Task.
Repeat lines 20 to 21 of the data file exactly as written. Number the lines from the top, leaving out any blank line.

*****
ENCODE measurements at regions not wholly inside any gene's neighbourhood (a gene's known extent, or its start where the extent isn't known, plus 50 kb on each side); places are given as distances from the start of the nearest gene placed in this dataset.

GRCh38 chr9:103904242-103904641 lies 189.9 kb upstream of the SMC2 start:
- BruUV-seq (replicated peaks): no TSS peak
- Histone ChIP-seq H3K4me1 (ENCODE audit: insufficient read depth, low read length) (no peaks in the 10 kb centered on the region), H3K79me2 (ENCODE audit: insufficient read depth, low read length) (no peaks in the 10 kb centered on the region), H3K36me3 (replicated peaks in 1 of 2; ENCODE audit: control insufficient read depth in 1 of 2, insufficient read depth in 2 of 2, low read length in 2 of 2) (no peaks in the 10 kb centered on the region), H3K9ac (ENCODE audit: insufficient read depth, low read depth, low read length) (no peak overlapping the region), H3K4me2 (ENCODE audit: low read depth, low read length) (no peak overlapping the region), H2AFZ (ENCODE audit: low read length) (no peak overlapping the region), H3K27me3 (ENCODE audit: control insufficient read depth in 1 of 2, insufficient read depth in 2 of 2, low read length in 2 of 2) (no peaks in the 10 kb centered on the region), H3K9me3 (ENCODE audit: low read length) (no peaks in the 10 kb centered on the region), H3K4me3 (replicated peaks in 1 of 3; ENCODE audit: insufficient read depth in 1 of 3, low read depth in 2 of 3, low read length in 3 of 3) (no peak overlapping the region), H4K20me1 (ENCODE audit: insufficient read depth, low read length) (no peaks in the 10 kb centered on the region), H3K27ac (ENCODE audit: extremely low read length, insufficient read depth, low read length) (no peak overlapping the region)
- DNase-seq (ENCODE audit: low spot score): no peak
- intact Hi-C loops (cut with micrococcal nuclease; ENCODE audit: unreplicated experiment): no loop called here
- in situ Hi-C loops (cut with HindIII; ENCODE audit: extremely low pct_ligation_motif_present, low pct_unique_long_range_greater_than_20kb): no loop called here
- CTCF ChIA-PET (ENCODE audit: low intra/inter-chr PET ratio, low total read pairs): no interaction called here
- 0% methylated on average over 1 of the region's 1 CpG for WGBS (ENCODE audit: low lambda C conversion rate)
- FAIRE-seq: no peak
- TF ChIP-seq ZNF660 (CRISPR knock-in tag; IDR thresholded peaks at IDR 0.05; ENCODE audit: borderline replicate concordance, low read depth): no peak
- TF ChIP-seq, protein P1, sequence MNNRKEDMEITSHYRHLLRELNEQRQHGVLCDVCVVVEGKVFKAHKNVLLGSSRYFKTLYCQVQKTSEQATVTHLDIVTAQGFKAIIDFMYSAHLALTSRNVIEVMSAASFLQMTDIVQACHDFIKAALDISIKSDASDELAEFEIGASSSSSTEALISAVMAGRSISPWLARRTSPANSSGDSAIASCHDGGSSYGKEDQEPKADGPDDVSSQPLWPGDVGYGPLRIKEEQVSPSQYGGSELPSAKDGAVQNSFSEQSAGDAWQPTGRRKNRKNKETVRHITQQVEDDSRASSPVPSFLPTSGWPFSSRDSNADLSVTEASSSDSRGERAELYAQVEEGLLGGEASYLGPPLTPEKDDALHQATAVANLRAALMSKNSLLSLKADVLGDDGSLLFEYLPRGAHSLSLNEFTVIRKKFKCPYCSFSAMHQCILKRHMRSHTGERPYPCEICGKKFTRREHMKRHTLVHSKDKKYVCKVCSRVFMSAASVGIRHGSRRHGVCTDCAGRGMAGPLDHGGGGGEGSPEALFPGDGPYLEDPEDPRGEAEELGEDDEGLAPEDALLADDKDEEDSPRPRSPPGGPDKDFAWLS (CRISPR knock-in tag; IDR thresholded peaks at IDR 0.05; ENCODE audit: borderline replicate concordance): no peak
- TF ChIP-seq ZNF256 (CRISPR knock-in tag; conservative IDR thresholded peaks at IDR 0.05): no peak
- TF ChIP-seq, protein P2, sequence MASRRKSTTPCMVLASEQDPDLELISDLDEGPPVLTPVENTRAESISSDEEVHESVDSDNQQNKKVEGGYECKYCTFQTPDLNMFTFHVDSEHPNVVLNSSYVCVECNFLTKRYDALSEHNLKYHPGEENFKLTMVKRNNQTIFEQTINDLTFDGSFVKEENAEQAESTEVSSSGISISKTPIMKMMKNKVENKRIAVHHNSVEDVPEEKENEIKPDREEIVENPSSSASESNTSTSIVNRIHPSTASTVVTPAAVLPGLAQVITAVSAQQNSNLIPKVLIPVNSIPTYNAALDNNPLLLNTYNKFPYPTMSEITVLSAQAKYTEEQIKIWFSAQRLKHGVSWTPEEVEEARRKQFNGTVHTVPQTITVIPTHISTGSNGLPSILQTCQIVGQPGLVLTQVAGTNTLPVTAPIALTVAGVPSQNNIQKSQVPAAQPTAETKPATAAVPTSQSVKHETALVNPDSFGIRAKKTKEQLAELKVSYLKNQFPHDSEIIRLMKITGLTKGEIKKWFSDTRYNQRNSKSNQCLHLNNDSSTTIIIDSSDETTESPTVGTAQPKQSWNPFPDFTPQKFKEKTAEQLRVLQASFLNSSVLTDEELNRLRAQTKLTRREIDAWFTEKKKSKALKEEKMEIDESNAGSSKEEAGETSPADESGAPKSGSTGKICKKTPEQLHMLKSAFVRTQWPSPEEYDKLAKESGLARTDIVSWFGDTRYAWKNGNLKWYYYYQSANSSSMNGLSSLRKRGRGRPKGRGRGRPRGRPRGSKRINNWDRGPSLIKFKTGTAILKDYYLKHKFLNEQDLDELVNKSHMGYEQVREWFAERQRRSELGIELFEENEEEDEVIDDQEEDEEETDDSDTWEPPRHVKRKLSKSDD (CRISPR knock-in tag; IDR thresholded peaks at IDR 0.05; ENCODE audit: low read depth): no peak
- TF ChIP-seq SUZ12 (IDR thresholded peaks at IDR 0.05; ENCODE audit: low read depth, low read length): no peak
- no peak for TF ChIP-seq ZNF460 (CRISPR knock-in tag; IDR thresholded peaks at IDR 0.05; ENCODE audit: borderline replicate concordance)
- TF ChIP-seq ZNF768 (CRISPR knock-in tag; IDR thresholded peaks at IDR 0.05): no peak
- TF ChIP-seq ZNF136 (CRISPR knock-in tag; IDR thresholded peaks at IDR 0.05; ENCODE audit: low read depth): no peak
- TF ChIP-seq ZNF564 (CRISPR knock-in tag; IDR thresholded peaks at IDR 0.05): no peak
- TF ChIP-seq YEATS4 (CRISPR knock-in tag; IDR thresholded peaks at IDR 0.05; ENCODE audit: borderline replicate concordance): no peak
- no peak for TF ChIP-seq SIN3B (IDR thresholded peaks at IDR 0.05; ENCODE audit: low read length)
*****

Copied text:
- TF ChIP-seq YEATS4 (CRISPR knock-in tag; IDR thresholded peaks at IDR 0.05; ENCODE audit: borderline replicate concordance): no peak
- no peak for TF ChIP-seq SIN3B (IDR thresholded peaks at IDR 0.05; ENCODE audit: low read length)